Speaking of members, I am finally accepting new members at Cedar Ring Circle… I stopped last October when I started wondering if I would want to continue coordinating Cedar Ring Circle after the baby.  Well, I do love my work with all of the wonderful members, and my husband has just left the comfortable salaried position he accepted last fall in favor of being an independent contractor and entrepreneur, so I am thinking I will be continuing for several more years, at least.  Save $10 on a Lifetime Membership with the code EARLYBIRD, now through Sunday, the 21st at midnight only (when our July order is due).  You’ll receive a welcome letter with information about deals, access to our private catalog with exclusive brands, the ability to request anything our suppliers offer to be added to our catalog, & details on our ordering schedule within 24 hours.  If a co-op does not appeal to you, I do recommend Pamela at Meadowsweet Naturals- we’ve gotten 25 new members in the past few days since I opened memberships again, so I am just too busy to accommodate any orders from non-members the way I was in the past few months, but I know she welcomes new customers and does a wonderful job taking care of Waldorf homeschoolers’ needs. 🙂


Teaching the Alphabet Through Mandalas

This week marks Peter Ray’s third month!  Where does the time go? I am gearing up for our last quarter of Grade One, as we took several months off to enjoy and soak him up.  As summer solstice approaches, we have a baby rhythm unfolding, and lessons seem doable again (we did a lot of reading together in the meantime!).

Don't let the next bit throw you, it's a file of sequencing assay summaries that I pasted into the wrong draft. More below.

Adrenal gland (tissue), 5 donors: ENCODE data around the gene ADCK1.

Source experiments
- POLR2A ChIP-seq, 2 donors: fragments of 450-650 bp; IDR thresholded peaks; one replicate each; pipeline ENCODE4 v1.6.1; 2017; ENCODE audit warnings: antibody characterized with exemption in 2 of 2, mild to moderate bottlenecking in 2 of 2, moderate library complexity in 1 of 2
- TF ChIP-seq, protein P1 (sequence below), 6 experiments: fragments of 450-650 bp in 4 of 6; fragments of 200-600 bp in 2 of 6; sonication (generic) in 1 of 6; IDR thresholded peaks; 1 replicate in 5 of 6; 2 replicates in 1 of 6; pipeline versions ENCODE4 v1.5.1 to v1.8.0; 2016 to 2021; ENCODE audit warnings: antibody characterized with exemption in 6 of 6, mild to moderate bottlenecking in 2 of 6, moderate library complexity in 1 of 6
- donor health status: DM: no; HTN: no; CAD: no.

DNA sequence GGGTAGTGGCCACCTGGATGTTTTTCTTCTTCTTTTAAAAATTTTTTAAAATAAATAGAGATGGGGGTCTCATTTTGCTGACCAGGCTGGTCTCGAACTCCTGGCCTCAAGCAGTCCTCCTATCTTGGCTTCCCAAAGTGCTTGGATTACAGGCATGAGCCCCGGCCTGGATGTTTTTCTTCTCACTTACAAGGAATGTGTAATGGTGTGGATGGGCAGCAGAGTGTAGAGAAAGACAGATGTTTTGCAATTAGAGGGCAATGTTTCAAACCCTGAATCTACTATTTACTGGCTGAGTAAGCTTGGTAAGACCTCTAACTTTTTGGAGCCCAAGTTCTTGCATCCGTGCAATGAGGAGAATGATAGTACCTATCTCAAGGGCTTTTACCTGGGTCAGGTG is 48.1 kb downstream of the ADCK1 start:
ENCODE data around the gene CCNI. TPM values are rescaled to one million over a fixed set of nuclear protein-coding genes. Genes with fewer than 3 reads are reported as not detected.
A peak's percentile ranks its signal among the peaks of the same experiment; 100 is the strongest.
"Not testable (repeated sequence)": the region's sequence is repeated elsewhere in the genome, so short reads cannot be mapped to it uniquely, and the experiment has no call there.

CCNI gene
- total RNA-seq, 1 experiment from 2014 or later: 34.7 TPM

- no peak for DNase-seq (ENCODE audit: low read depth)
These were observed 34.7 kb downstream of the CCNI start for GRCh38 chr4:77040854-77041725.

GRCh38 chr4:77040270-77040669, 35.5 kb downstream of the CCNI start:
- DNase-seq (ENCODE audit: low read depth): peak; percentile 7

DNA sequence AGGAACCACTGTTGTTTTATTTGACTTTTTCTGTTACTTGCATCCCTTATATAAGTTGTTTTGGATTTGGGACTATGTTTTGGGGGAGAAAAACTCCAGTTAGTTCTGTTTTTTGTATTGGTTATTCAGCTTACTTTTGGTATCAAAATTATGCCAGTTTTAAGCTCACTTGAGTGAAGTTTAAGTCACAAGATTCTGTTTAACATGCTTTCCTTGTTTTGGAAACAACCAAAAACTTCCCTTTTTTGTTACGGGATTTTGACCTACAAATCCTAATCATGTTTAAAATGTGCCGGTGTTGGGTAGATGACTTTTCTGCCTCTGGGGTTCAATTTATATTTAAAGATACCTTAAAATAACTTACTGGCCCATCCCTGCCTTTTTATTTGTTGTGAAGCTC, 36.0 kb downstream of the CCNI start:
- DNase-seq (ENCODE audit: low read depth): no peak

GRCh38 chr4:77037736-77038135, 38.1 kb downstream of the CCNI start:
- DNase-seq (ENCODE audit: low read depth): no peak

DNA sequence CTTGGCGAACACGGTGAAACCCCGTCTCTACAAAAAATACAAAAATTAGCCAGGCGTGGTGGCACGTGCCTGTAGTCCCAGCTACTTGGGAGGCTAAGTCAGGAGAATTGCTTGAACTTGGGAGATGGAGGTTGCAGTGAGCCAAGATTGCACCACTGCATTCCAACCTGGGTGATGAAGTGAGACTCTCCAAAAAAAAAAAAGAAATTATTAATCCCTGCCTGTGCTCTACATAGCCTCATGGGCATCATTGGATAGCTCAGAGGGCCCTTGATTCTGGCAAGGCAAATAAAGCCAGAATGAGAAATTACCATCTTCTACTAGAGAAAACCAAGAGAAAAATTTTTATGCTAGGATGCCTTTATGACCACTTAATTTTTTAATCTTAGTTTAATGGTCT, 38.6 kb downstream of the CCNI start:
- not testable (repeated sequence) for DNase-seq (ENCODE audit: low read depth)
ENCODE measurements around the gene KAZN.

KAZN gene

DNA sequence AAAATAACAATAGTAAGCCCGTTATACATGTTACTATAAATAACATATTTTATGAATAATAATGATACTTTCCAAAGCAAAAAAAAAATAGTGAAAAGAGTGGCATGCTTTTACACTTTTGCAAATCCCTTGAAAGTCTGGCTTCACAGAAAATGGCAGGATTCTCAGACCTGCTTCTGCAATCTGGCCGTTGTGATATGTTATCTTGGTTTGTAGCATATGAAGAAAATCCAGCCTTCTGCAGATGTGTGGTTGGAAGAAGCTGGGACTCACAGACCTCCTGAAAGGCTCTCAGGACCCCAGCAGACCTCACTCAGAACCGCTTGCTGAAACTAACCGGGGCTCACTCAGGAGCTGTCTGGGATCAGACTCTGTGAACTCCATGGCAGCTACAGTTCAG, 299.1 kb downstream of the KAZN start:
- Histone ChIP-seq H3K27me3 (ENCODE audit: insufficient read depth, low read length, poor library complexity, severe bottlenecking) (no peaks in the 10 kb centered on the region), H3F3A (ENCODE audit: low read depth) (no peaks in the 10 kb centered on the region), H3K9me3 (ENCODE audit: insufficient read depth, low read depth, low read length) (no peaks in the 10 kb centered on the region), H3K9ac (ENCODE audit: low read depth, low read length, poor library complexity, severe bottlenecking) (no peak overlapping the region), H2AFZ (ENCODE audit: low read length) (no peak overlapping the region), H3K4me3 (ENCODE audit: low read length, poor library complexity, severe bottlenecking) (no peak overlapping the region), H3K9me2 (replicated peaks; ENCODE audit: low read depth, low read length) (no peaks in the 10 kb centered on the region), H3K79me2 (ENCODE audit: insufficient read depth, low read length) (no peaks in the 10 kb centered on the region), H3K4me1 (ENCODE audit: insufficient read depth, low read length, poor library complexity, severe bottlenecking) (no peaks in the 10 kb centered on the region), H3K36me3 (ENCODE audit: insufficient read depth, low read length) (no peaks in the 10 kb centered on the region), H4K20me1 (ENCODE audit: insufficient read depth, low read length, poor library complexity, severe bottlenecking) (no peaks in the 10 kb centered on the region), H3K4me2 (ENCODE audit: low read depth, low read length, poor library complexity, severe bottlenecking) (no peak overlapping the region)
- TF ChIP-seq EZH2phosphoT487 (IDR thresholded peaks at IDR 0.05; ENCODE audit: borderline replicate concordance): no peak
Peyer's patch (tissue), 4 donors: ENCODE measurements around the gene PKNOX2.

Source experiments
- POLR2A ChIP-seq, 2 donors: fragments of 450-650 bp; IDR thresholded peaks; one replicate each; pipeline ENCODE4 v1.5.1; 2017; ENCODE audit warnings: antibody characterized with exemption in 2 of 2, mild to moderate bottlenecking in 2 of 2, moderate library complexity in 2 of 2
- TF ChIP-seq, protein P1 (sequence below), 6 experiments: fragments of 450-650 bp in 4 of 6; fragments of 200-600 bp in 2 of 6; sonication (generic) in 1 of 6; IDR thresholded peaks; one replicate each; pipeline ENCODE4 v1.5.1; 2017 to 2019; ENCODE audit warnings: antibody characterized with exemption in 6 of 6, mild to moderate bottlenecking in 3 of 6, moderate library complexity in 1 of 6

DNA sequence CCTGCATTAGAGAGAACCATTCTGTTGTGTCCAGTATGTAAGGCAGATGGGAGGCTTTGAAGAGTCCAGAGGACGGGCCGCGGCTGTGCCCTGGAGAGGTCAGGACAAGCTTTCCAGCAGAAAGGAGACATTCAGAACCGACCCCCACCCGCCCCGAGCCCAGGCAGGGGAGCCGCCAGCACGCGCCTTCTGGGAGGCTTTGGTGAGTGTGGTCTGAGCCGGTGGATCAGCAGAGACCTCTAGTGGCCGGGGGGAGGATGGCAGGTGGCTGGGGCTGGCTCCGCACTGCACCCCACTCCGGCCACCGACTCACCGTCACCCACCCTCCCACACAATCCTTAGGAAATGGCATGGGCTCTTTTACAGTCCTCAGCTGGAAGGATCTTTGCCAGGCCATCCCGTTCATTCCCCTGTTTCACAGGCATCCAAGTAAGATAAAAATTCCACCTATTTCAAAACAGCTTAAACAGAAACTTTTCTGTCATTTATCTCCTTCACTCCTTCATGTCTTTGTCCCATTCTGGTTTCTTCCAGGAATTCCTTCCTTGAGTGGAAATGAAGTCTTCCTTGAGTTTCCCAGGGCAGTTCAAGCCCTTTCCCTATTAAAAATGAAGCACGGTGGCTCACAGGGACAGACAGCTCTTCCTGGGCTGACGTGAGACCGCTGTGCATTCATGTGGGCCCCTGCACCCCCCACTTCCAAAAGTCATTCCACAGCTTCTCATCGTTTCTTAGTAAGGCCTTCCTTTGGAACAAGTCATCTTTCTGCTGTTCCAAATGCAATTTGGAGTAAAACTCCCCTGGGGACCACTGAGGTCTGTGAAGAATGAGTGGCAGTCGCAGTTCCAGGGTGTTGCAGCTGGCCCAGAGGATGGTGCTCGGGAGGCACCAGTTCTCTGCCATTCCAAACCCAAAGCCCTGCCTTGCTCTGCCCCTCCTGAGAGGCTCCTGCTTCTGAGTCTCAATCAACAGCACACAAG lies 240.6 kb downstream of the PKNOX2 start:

I sat down to do a bit of writing with my First Grader, and discovered the past 3 months of “baby break” left him very rusty.  His letters were looking sloppy, he was having trouble remembering to form them “from heaven to earth”, and he grumbled when I pulled out the handwriting practice book.

Here are the “a’s” in his handwriting practice book… he grumbled all the way… and I felt this method was just not working for us (he responds the same way about most of the form drawing figures I’ve introduced so far, too).  I really hate to feel like a schoolmaster, driving him forward on a task that is obviously painful. I could almost hear those “a’s” moaning, “ahhhhhhhhhhhhh”…


So, I did the most natural thing a Waldorf-inspired mom could do. I asked myself, “What would Steiner do?”